US v. Cheaser Antonio Grant


UNPUBLISHED PER CURIAM OPINION filed. Motion disposition in opinion--granting Motion to remand case [1000246414-2], granting rehearing; denying rehearing en banc; administratively terminating Motion for rehearing and rehearing en banc [1000175893-2]. Originating case number: 8:06-cr-00515-HMH-1. Copies to all parties and the district court/agency. [1000275760]. Mailed to: Cheaser Antonio Grant. [17-4276]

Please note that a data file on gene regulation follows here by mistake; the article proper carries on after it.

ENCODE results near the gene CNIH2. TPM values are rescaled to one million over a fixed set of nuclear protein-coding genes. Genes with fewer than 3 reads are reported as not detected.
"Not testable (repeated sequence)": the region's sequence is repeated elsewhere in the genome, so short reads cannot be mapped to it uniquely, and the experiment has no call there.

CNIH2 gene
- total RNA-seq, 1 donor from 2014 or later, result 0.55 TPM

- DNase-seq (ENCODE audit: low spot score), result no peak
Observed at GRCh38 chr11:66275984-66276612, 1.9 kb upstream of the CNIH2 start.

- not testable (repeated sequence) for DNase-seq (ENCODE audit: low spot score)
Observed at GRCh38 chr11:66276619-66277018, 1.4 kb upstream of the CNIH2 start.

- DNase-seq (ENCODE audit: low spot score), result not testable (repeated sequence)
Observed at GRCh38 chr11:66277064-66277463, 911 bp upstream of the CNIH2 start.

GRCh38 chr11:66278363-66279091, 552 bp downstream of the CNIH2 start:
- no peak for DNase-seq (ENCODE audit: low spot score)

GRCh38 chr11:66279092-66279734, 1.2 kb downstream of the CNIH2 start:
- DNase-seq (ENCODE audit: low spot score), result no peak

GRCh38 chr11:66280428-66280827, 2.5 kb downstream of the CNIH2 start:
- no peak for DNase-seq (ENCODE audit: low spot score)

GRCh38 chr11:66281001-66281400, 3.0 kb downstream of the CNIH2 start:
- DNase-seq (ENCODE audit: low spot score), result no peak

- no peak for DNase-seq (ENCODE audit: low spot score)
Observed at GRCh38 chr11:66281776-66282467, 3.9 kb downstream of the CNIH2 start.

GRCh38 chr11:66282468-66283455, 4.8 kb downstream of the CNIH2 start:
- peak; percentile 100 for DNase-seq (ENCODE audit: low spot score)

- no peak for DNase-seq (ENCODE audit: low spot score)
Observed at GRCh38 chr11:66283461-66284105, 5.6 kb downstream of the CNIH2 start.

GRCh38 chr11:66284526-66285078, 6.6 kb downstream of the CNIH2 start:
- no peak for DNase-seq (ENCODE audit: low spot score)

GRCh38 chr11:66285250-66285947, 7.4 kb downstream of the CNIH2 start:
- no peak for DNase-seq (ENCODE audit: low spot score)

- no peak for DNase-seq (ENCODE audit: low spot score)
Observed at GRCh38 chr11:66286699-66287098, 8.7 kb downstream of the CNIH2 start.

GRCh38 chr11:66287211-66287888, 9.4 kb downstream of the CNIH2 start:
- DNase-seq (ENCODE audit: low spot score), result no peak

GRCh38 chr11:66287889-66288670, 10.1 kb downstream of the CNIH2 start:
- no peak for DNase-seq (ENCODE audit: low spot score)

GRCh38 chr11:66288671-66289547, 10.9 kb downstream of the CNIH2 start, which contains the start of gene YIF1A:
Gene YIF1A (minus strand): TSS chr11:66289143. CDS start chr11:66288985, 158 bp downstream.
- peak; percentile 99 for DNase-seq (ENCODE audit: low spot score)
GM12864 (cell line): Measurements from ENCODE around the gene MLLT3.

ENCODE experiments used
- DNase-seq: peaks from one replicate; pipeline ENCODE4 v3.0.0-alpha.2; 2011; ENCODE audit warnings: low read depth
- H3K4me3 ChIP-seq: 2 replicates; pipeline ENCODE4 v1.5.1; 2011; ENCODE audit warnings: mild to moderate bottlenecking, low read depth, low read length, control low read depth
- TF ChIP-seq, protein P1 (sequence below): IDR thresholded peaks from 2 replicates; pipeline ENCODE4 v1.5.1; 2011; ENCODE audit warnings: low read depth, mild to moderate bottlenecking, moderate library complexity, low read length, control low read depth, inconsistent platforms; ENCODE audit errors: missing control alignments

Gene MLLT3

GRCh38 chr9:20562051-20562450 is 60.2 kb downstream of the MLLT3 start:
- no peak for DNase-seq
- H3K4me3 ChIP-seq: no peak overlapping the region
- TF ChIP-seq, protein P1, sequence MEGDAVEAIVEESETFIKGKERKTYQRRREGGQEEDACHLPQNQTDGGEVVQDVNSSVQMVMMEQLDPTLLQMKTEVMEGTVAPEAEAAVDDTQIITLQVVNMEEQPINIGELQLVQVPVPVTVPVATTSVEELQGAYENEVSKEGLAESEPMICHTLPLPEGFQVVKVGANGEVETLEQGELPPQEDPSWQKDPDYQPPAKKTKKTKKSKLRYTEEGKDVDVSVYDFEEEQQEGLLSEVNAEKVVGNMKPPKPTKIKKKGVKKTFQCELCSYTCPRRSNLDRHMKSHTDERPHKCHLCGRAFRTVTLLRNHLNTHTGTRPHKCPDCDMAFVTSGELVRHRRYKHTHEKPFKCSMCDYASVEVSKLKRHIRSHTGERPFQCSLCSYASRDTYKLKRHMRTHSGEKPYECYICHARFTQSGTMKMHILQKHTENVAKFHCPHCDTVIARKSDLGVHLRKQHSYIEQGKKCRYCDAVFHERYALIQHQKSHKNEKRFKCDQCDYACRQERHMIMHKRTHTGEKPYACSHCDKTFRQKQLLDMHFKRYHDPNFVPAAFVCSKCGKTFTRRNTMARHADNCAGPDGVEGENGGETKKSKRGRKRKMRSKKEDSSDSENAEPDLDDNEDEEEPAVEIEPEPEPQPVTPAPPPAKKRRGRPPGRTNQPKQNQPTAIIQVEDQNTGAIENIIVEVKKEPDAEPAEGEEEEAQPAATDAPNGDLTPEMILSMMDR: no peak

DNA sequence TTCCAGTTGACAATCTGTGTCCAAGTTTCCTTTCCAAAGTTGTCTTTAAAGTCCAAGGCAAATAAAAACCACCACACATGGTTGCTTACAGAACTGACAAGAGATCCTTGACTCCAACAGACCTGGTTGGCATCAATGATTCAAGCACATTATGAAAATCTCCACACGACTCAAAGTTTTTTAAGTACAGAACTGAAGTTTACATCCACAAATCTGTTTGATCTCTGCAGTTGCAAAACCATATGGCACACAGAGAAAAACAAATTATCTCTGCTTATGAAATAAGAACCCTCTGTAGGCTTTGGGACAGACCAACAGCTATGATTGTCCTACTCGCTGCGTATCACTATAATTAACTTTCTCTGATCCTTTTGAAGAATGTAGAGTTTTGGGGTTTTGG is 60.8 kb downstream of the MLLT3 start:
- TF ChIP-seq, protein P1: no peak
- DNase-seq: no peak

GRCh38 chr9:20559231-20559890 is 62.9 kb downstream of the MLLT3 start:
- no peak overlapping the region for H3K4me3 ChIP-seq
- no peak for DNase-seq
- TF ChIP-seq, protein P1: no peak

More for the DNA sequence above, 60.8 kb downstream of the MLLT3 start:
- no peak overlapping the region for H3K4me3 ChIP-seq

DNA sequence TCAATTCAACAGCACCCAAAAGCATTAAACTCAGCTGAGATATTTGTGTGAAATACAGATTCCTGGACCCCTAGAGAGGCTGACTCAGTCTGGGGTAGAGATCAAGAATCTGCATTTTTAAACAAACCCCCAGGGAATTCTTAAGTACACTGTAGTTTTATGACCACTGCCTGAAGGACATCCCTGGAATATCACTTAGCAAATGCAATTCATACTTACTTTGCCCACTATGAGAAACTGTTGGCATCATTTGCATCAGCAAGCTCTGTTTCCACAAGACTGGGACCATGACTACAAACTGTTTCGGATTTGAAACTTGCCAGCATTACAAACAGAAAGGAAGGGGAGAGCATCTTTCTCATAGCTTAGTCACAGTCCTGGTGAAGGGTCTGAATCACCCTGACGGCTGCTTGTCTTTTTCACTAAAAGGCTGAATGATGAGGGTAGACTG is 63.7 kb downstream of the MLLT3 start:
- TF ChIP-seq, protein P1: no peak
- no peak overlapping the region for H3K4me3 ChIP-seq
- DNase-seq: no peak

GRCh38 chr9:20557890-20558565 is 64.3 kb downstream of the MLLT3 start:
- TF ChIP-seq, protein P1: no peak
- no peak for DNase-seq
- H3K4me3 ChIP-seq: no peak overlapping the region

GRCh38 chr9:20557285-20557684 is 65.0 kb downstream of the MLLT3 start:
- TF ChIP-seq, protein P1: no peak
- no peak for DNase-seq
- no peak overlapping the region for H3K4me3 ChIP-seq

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Appeal: 17-4276 Doc: 40 Filed: 04/13/2018 Pg: 1 of 3 ON PETITION FOR REHEARING UNPUBLISHED UNITED STATES COURT OF APPEALS FOR THE FOURTH CIRCUIT No. 17-4276 UNITED STATES OF AMERICA, Plaintiff - Appellee, v. CHEASER ANTONIO GRANT, Defendant - Appellant. Appeal from the United States District Court for the District of South Carolina, at Anderson. Henry M. Herlong, Jr., Senior District Judge. (8:06-cr-00515-HMH-1) Submitted: April 2, 2018 Decided: April 13, 2018 Before WILKINSON, MOTZ, and KING, Circuit Judges. Affirmed in part, vacated in part, and remanded by unpublished per curiam opinion. Lora Blanchard, Assistant Federal Public Defender, OFFICE OF THE FEDERAL PUBLIC DEFENDER, Greenville, South Carolina, for Appellant. Beth Drake, Acting United States Attorney, A. Lance Crick, Assistant United States Attorney, OFFICE OF THE UNITED STATES ATTORNEY, Greenville, South Carolina, for Appellee. Unpublished opinions are not binding precedent in this circuit. Appeal: 17-4276 Doc: 40 Filed: 04/13/2018 Pg: 2 of 3 PER CURIAM: In 2017, the district court revoked Cheaser Antonio Grant’s supervised release and imposed a 48-month sentence of imprisonment. Grant appealed and challenged his sentence, contending that it was plainly unreasonable because the district court did not sufficiently explain its reasoning. “A district court has broad discretion when imposing a sentence upon revocation of supervised release.” United States v. Webb, 738 F.3d 638, 640 (4th Cir. 2013). “We will affirm a revocation sentence if it is within the statutory maximum and is not ‘plainly unreasonable.’” Id. (quoting United States v. Crudup, 461 F.3d 433, 438 (4th Cir. 2006)). “When reviewing whether a revocation sentence is plainly unreasonable, we must first determine whether it is unreasonable at all.” United States v. Thompson, 595 F.3d 544, 546 (4th Cir. 2010). A revocation sentence is procedurally reasonable if the district court adequately explains the sentence after considering the Sentencing Guidelines’ Chapter Seven policy statements and the applicable 18 U.S.C. § 3553(a) (2012) factors. See 18 U.S.C. § 3583(e) (2012); Thompson, 595 F.3d at 546-47. Grant also contends that the district court sentenced him in excess of the mandatory statutory maximum. * The Government responds and requests that we remand the case for resentencing; Grant’s counsel consents. * Upon consideration of the Grant raised this issue, not in his appellate brief but in a petition for rehearing filed after our initial opinion issued. While we would not normally entertain a new claim raised on rehearing, we do so on this issue because it involves a sentence imposed beyond the statutory maximum. We grant the petition for rehearing and deny rehearing en banc. 2 Appeal: 17-4276 Doc: 40 Filed: 04/13/2018 Pg: 3 of 3 contentions and materials submitted, we affirm the district court’s judgment revoking supervised release, vacate Grant’s sentence on revocation, grant the joint motion to remand, and remand to the district court for resentencing. In view of this decision, we need not address Grant’s claim that the district court failed to sufficiently explain the sentence. The mandate in this case shall issue forthwith. We dispense with oral argument because the facts and legal contentions are adequately presented in the materials before this court and argument would not aid the decisional process. AFFIRMED IN PART, VACATED IN PART, AND REMANDED 3

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